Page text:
Medicinal plants have therapeutic potential due to the presence of natural antioxidants functioning as reducing agents, free radical scavengers and quenchers of singlet oxygen. Majority of their antioxidant activity is due to bioactive compounds viz. flavones, isoflavones, flavonoids, anthocyanins, coumarins, lignans, catechins and isocatechins. Currently there has been an increasing interest to identify the antioxidants that are pharmacologically potent with low or no side effects for use in preventive medicine. Spices have been recognized to possess several medicinal properties (diuretic, expectorant, laxative, anti-bacterial, anti-pyretic etc.) and have been effectively used in the indigenous systems of medicine in India and other countries. Apart from the traditional use, a no. of beneficial physiological effects have been identified by extensive animal studies. Among these are their beneficial effects on lipid metabolism, efficiency as antidiabetics, ability to stimulate digestion and to inhibit platelet aggregation, antioxidant, antilithogenic and anti-inflammatory potential. Many spices and their active principles are reported as excellent nutraceuticals. Coriander is among such most commonly used spices, possessing the nutritional as well as medicinal properties, widely distributed and mainly cultivated for the seeds which contain an essential oil and the monoterpenoid-linalool. Coriander is used in the preparation of many household medicines to cure bed cold, seasonal fever, nausea, vomiting, stomach disorders and also used as a drug for indigestion, against worms, rheumatism and pain in the joints. Many of healing properties of coriander can be attributed to its exceptional phytonutrients and hence, it is often referred to as store house for bioactive compounds.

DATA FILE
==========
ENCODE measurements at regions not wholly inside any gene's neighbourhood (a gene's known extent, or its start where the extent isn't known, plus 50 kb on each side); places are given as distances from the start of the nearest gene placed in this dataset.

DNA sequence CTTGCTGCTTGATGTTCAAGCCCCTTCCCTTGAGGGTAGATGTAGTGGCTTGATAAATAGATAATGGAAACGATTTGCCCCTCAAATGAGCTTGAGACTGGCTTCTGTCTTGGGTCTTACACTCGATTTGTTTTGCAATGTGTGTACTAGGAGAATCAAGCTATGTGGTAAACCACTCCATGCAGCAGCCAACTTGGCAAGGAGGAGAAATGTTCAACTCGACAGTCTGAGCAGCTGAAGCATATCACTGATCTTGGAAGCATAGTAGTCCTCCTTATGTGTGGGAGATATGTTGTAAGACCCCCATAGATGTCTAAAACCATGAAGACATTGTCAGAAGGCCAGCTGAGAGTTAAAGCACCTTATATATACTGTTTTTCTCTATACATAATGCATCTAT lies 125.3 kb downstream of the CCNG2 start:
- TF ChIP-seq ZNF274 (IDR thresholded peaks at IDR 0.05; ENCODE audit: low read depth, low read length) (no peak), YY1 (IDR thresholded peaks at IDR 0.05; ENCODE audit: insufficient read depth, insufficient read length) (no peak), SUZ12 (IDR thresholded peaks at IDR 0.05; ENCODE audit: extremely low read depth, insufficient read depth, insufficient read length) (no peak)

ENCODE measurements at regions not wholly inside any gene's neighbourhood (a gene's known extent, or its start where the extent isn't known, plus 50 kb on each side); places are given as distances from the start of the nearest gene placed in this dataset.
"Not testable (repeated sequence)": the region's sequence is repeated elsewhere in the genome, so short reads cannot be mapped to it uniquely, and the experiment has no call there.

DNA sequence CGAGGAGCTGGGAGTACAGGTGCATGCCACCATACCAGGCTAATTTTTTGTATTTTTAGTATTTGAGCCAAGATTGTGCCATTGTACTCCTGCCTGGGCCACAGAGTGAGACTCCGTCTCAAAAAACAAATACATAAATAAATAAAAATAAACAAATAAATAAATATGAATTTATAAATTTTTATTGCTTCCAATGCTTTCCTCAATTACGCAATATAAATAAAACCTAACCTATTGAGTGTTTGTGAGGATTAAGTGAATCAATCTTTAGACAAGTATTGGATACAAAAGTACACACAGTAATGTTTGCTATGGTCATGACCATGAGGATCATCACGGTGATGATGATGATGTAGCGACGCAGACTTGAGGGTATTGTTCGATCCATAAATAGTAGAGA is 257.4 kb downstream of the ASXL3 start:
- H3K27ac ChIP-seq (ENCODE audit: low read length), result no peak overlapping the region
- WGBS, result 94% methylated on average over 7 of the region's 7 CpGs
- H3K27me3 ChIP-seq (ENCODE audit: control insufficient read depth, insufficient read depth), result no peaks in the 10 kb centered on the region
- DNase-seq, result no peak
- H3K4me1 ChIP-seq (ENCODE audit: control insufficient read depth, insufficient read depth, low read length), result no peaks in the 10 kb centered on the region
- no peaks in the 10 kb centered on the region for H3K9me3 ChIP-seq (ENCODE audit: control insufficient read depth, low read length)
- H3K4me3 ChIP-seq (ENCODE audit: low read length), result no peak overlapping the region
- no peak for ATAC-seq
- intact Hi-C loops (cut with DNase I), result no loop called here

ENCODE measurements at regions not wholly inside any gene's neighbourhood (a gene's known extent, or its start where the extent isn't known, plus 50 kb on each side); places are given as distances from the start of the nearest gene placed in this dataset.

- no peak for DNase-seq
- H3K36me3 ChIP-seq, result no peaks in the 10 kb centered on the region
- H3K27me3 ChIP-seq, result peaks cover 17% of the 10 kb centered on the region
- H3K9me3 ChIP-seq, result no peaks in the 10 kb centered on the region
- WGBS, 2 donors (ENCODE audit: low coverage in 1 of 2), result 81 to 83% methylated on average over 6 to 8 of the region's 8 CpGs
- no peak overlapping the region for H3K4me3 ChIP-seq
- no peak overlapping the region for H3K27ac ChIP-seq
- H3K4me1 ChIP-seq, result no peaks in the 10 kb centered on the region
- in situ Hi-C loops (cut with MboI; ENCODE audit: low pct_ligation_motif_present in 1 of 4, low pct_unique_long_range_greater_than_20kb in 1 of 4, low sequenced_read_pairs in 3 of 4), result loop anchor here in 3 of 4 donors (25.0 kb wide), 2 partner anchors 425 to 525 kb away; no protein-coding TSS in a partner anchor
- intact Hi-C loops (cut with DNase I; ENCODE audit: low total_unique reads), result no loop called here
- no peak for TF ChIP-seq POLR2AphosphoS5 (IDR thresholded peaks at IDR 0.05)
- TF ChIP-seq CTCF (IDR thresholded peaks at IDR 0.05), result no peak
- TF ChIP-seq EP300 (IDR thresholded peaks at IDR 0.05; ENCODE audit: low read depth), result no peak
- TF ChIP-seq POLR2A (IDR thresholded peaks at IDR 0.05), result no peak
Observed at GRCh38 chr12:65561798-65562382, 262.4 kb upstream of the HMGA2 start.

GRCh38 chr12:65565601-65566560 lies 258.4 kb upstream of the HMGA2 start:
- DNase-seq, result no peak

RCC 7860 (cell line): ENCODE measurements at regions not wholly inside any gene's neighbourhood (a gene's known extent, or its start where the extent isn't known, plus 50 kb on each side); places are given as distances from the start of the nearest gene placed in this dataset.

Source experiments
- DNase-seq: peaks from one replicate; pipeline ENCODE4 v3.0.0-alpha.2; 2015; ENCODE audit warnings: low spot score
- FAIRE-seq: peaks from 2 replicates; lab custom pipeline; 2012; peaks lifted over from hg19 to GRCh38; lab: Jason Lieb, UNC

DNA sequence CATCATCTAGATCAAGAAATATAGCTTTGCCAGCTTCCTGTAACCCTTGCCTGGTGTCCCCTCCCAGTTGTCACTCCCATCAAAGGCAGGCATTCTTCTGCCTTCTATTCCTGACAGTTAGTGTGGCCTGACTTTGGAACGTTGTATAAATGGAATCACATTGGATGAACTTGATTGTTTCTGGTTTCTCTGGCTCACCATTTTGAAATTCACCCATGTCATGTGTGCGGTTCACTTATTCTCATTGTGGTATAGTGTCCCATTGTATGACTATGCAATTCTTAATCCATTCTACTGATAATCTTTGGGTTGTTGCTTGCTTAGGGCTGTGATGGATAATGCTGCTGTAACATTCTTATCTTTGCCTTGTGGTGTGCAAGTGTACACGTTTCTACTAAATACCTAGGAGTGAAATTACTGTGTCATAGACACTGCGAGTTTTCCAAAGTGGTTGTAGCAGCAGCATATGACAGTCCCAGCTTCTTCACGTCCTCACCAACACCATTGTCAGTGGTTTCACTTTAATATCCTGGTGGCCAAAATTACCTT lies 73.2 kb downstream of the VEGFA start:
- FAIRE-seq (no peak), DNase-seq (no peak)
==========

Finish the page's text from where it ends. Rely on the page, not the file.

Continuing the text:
Spices, coriander, phytonutrients, diuretic, expectorant, laxative, anti-bacterial, anti-pyretic, hypoglycemic